July 27, 2013

Book review: Private Games by James Patterson and Mark Sullivan

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On your mark
Private, the world's most renowned investigation firm, has been commissioned to provide security for the 2012 Olympic Games in London. Its agents are the smartest, fastest, and most technologically advanced in the world, and 400 of them have been transferred to London to protect more than 10,000 competitors who represent more than 200 countries.

Get set
The opening ceremony is hours away when Private investigator and single father of twins, Peter Knight, is called to the scene of a ruthless murder. A high-ranking member of the games' organizing committee has been killed. It's clear to Peter that this wasn't a crime of passion, but one of precise calculation and execution.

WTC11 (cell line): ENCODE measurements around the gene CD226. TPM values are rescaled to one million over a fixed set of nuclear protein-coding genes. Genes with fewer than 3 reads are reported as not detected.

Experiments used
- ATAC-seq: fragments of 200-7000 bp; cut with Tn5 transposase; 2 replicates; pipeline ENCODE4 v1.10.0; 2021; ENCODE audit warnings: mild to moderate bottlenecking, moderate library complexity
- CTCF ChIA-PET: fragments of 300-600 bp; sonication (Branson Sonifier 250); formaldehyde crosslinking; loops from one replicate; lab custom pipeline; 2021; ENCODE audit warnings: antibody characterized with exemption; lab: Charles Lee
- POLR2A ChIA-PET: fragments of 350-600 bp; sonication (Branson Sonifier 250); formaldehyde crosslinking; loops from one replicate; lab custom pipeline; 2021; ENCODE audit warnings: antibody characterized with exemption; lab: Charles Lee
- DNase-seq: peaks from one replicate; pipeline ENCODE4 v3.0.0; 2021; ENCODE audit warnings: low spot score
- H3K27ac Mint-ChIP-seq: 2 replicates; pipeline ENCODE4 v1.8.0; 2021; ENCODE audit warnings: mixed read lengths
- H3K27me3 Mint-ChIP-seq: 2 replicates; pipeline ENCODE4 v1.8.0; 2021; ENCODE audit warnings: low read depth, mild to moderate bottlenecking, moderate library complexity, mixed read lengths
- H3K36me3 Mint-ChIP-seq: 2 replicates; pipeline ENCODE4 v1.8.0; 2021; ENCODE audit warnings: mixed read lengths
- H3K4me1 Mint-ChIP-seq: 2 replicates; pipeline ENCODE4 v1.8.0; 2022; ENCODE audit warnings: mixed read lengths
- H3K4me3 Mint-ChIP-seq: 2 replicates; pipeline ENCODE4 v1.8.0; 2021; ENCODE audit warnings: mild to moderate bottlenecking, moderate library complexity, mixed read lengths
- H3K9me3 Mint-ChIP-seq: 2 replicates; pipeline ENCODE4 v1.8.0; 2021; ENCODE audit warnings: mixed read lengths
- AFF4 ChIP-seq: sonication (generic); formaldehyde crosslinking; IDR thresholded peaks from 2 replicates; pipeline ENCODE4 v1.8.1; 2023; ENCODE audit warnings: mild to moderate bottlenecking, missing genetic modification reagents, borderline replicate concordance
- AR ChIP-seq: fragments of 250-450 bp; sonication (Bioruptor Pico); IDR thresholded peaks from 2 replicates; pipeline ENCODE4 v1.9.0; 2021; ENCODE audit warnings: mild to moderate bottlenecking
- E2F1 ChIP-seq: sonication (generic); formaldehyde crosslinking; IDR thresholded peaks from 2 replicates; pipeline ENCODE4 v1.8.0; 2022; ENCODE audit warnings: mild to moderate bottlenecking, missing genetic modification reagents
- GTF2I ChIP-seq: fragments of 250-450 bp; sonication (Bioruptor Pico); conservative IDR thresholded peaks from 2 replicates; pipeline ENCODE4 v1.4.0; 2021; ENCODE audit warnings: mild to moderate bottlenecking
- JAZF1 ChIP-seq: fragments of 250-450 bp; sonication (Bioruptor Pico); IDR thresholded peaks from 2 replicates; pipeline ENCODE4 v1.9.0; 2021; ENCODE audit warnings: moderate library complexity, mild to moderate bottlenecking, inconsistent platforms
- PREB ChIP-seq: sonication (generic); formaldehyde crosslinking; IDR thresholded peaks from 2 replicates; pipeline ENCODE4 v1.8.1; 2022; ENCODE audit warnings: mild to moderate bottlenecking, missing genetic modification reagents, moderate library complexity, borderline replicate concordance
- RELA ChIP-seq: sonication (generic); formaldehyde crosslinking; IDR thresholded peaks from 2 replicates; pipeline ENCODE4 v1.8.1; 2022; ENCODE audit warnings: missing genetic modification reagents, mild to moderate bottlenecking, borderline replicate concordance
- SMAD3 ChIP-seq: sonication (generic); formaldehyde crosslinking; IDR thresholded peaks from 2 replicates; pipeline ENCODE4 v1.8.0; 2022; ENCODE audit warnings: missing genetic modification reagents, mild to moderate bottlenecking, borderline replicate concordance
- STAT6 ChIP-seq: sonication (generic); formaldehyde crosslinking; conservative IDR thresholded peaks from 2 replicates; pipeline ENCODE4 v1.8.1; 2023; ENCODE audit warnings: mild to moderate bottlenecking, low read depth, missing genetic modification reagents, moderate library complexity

Newspaper reporter Karen Pope receives a letter from a person who calls himself Cronus claiming responsibility for the murders. He promises to restore the Olympics to their ancient glory and to destroy all those who have corrupted the games with lies, corruption, and greed. Immediately, Karen hires Private to examine the letter, and she and Peter uncover a criminal genius who won't stop until he's completely destroyed the modern games.

Rating: 3 stars (out of 5)

Private Games is a thriller about a terrorist who threatens the 2012 Olympic Games is London. It's the fourth James Patterson book I've read, having now read an Alex Cross book, one from the Women's Murder Club series, and Maximum Ride: The Angel Experiment. As with the other three James Patterson book, I found this one to be just so-so.

As a fan of thrillers, I thought that the story had potential. It moved at a pretty good pace, and the topic was one that interested me. The biggest problem I had with Private Games was that I didn't care about any of the characters, a problem I have with other Patterson novels. Despite everything that was happening to Peter Knight and his family, friends, and colleagues, it didn't bother me when any of them were in danger. Except for one, I didn't feel much sympathy for any of Cronus's victims. The authors didn't spend enough time letting the readers know the characters and build up an investment in them.